Angola joins the EPI

18 April 2016

Angola today announced a major push against the ivory trade by becoming a member of the African led Elephant Protection Initiative (EPI).

Angola now joins 12 other nations as a signatory to the African led EPI, which is committed to closing ivory markets, maintaining the international ban on ivory trade, and providing technical and financial assistance to range states to implement the African Elephant Action Plan.

Angola’s membership to the EPI comes as the country prepares to end all domestic trading in ivory, undertake a robust inventory of its stockpile and commit to its destruction before it plays host to World Environment Day (WED). This year’s WED, organized by the United Nations Environment Programme (UNEP), is themed on tackling the illegal trade in wildlife, and aims to mobilize global action around the issue.

Speaking at a meeting of the African Ministerial Conference on the Environment in Cairo, Angola’s Environment Minister Maria de Fatima Jardim said, “The Commission Against Environmental Crimes has presented a decree banning the sale of ivory and ivory artifacts in Angola and we are deploying a wildlife crime unit at Luanda’s international airport. We are determined to end the trade in ivory and build a new Angola, in which both people and our unique species can thrive.”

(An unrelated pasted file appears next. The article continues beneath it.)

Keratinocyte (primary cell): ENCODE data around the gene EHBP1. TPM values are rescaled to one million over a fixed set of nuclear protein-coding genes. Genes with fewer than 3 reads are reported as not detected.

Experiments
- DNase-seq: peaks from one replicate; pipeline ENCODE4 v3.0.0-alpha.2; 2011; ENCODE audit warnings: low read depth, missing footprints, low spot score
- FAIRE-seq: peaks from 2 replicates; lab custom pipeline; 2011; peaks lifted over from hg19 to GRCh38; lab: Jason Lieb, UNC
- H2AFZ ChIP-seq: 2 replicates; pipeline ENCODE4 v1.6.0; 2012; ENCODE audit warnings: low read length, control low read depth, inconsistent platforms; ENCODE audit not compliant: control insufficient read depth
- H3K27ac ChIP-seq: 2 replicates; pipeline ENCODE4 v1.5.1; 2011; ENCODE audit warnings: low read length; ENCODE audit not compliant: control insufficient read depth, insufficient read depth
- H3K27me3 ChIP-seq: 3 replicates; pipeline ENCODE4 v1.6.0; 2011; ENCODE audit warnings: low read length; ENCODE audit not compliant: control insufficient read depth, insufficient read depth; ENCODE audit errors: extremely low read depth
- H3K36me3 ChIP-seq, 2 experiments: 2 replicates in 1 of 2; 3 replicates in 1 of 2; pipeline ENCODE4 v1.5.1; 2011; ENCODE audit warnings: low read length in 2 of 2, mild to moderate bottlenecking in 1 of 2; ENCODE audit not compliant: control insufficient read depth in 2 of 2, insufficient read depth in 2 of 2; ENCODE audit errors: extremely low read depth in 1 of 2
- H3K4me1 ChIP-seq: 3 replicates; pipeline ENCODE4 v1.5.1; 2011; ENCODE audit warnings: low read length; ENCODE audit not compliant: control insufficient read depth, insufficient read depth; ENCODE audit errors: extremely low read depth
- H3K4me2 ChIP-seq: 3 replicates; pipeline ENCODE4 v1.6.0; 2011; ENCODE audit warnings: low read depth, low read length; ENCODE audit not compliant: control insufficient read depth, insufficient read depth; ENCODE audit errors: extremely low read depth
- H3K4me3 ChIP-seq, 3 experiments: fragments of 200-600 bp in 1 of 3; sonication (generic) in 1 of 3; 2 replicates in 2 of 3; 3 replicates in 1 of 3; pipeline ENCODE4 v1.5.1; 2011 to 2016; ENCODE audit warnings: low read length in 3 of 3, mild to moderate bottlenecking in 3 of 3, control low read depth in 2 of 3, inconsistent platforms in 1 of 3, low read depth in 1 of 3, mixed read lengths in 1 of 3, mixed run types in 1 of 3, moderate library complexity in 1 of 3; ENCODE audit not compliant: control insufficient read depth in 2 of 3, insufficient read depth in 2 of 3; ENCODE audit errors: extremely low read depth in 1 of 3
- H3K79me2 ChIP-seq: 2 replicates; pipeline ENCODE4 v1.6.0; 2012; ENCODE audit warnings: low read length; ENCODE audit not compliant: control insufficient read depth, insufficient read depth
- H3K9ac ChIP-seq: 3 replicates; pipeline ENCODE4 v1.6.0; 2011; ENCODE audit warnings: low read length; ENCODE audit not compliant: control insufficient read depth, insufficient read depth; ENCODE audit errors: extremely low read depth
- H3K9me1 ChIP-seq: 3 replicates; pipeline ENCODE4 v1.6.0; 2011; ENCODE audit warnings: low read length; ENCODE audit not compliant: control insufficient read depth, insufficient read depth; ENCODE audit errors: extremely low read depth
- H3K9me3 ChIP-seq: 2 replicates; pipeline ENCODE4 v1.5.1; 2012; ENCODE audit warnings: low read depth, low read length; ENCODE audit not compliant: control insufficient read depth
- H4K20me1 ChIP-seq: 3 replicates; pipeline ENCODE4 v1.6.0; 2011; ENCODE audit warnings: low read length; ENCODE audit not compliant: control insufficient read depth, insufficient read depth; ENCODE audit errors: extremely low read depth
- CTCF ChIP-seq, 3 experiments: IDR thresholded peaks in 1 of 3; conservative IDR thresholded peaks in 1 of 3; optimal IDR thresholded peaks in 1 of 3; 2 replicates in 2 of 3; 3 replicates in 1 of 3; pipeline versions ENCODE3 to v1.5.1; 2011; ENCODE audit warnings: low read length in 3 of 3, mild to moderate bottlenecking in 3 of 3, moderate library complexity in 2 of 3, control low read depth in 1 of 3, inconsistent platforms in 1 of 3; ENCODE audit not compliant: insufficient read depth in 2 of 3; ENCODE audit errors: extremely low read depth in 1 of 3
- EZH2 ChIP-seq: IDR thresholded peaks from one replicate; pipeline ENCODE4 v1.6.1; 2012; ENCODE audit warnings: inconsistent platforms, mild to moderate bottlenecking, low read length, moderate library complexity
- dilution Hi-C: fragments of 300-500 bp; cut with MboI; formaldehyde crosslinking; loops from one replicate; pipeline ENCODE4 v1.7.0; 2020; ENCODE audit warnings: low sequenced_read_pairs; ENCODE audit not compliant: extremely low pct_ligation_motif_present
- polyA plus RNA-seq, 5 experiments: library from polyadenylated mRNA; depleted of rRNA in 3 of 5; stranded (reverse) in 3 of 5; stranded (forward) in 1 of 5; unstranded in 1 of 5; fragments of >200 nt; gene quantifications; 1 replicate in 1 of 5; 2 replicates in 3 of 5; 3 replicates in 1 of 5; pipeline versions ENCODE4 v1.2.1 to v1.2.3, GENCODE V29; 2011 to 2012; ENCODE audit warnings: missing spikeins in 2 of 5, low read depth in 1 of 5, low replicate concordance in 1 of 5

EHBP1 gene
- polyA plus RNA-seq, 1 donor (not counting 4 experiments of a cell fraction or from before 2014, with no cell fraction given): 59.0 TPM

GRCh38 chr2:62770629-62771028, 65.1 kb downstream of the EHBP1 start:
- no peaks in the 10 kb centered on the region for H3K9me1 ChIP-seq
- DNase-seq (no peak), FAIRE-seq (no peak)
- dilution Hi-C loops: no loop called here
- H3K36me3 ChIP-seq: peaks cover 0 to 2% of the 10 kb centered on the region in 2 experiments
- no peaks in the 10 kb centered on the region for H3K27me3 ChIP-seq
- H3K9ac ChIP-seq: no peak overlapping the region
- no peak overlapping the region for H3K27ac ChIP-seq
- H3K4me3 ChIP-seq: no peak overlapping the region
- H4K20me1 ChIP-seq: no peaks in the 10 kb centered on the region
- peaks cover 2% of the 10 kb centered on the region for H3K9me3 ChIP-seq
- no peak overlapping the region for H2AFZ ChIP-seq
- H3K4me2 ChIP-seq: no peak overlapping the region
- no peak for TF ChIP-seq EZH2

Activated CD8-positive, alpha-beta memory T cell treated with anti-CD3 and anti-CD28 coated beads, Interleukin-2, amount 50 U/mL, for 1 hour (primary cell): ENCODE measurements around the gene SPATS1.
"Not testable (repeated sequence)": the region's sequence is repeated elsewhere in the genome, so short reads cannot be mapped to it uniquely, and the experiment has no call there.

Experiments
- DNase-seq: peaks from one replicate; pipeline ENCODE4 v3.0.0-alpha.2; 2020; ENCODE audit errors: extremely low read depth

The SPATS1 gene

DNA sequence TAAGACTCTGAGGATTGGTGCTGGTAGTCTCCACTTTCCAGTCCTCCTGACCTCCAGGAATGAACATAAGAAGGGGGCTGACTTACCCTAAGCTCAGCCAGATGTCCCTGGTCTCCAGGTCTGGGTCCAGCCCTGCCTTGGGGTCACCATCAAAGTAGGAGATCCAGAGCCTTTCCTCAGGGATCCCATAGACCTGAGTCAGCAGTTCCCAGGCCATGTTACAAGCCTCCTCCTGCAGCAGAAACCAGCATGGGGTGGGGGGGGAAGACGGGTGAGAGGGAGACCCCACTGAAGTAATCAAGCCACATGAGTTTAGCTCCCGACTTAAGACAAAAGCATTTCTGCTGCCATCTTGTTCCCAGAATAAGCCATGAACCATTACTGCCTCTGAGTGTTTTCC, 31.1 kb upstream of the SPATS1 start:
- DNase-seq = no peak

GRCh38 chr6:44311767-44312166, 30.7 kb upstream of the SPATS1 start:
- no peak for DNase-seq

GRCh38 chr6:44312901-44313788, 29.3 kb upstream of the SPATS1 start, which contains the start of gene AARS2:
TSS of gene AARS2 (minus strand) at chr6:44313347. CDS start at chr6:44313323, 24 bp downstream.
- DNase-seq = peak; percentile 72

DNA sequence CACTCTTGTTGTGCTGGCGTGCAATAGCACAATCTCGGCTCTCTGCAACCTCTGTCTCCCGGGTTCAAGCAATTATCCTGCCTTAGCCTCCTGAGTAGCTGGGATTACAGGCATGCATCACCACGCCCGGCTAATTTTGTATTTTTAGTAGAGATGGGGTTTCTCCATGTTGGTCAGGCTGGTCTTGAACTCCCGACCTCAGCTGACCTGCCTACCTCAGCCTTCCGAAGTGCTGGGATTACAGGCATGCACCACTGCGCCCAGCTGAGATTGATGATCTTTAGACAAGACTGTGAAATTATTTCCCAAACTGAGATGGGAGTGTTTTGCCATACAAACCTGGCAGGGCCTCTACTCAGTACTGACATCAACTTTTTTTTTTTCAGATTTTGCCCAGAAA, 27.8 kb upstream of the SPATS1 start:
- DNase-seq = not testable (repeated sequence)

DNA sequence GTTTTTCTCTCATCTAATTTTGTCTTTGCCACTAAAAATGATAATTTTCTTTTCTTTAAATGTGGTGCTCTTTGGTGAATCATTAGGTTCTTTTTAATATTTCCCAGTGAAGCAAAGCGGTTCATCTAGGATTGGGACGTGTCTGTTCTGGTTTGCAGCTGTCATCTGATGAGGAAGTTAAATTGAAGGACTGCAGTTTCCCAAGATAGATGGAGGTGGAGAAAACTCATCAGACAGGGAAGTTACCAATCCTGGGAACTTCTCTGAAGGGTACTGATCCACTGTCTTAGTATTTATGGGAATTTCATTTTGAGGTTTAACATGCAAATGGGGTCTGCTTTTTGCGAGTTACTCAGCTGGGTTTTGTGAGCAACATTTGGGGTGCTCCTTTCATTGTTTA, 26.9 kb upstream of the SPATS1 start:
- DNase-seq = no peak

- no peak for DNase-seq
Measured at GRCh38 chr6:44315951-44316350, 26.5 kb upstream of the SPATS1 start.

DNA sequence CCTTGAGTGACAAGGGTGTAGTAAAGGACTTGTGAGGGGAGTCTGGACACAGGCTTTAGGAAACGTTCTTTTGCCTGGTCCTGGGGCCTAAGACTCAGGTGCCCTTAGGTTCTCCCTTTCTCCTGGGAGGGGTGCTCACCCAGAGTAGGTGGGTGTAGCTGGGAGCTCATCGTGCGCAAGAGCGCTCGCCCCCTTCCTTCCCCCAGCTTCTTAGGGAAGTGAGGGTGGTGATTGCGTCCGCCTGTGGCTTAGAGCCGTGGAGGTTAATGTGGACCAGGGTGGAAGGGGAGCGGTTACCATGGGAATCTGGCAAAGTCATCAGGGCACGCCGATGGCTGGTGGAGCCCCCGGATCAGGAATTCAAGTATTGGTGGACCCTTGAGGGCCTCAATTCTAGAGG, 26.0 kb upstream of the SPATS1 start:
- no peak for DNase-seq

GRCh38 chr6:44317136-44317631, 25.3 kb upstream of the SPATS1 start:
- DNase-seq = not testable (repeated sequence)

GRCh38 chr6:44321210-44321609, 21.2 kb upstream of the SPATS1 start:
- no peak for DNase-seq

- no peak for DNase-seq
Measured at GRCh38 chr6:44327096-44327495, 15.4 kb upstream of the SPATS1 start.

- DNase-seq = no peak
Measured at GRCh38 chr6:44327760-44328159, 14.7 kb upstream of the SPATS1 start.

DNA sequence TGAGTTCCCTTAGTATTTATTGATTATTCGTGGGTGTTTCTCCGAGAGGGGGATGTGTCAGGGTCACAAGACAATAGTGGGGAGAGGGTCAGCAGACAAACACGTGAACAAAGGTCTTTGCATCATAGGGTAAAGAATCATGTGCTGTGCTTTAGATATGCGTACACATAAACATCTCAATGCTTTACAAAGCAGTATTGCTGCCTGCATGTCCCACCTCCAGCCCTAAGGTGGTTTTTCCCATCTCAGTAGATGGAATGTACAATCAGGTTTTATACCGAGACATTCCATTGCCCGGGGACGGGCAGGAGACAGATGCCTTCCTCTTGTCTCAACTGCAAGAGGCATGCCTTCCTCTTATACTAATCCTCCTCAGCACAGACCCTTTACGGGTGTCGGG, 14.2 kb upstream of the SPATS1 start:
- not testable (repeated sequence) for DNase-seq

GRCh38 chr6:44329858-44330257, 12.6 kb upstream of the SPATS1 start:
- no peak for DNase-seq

Little is known about the size of Angola’s remaining elephant population, which historically lived in the southeast of the country. However, the results of recent surveys, due to be released in the coming months, are anticipated to confirm heavy population declines during Angola’s decades-long civil war.

The illegal trade in wildlife destroys ecosystems and livelihoods, compromises rule of law and national security, and undermines sustainable development. In the last few years we have seen strong steps to combat this scourge, including the first UN resolution on wildlife trafficking. Angola’s commitments are another milestone and send a powerful message to poachers, and the international criminal networks that back them, that they have no future.
— Achim Steiner, UNEP Executive Director